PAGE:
Mitochondrial Network Size Scaling in Budding Yeast

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    Mitochondria must grow with the growing cell to ensure proper cellular physiology and inheritance upon division. We measured the physical size of mitochondrial networks in budding yeast and found that mitochondrial network size increased with increasing cell size and that this scaling relation occurred primarily in the bud. The mitochondria-to-cell size ratio continually decreased in aging mothers over successive generations. However, regardless of the mother's age or mitochondrial content, all buds attained the same average ratio. Thus, yeast populations achieve a stable scaling relation between mitochondrial content and cell size despite asymmetry in inheritance.Sandler Postdoctoral FellowshipSandler Postdoctoral FellowshipHerbert Boyer Junior Faculty Endowed Chair AwardHerbert Boyer Junior Faculty Endowed Chair AwardNIHNIH [R01GM097017, R01GM070808, R01GM026259, P50Gm081879, 5RO1GM097213-02]NIH National Research Service Award fellowshipNIH National Research Service Award fellowshipFundacao de Amparo a Pesquisa do Estado de Sao PauloFundacao de Amparo a Pesquisa do Estado de Sao Paulo [05/00587-5, 07/50882-9]Conselho Nacional de Desenvolvimento Cientifico e Tecnologico [301303/06-1]Conselho Nacional de Desenvolvimento Cientifico e TecnologicoPackard FellowshipPackard FellowshipChina Scholarship Council (CSC) scholarshipChina Scholarship Council (CSC) scholarshipBoyer Postdoctoral FellowshipBoyer Postdoctoral Fellowshi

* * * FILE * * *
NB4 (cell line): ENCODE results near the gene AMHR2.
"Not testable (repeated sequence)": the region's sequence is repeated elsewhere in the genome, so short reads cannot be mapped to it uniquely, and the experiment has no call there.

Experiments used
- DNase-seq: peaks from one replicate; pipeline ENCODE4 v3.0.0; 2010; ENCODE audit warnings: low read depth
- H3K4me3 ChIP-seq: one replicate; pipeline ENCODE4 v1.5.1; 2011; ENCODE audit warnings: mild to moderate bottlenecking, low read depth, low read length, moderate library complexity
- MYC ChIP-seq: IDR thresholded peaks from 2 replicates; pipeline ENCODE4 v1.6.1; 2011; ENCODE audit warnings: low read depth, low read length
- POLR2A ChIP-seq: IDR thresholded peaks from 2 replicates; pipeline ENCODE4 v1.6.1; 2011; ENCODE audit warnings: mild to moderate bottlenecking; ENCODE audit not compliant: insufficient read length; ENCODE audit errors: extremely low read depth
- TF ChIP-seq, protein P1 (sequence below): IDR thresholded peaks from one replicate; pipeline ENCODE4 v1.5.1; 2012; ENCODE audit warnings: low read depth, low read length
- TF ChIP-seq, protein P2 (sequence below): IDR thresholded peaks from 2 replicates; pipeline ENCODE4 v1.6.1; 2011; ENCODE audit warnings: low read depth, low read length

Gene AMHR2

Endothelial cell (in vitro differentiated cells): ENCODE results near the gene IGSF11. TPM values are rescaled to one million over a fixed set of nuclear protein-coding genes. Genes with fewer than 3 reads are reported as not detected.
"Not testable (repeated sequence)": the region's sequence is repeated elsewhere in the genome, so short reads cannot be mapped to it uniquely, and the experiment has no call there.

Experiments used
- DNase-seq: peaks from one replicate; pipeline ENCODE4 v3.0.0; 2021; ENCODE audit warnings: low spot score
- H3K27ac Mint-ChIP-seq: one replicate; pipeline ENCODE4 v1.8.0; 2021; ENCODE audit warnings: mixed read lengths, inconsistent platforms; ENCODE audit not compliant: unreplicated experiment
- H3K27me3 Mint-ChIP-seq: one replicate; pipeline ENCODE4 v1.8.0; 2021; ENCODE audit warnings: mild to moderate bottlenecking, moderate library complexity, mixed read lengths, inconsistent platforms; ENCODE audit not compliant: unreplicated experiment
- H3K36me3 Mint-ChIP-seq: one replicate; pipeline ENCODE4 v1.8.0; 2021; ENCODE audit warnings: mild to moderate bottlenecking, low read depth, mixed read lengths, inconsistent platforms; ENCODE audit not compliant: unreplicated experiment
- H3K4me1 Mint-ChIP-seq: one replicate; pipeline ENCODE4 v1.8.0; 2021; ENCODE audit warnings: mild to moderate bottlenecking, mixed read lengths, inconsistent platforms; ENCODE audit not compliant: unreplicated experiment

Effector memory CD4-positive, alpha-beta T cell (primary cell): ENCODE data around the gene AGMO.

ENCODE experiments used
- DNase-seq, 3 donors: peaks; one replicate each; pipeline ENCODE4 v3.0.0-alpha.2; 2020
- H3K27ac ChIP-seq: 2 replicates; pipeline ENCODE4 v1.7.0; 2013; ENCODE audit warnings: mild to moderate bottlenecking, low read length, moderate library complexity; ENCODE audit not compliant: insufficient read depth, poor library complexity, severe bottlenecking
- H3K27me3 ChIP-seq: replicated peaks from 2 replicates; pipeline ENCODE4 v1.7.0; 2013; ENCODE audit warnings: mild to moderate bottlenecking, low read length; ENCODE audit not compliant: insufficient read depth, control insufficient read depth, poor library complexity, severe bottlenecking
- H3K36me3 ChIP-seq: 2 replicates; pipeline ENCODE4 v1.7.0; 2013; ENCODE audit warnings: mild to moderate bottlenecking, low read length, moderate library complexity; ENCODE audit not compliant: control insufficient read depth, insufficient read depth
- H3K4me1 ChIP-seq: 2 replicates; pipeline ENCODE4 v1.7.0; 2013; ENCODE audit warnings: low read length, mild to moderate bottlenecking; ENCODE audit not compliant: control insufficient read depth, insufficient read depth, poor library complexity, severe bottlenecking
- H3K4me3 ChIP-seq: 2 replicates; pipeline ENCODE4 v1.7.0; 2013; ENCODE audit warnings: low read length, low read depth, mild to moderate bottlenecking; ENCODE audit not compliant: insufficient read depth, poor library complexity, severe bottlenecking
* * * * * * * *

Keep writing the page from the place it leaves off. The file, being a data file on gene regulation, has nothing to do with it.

The Long-Baseline Neutrino Experiment: Exploring Fundamental Symmetries of the Universe